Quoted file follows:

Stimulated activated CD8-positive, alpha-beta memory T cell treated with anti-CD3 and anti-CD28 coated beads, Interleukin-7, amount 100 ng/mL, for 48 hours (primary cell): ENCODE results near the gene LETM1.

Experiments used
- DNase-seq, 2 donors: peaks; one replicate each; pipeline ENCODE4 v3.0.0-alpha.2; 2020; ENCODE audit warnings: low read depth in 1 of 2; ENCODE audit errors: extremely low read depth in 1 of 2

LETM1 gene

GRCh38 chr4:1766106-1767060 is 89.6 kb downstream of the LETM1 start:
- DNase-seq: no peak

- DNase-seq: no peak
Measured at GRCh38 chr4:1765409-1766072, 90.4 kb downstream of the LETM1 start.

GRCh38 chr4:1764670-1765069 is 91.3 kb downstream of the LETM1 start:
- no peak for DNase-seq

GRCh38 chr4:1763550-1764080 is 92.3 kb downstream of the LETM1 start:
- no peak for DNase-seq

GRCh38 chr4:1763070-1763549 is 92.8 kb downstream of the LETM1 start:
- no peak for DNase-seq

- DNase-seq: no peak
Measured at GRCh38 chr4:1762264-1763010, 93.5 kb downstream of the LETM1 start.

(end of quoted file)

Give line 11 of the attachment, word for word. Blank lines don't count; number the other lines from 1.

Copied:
GRCh38 chr4:1763550-1764080 is 92.3 kb downstream of the LETM1 start: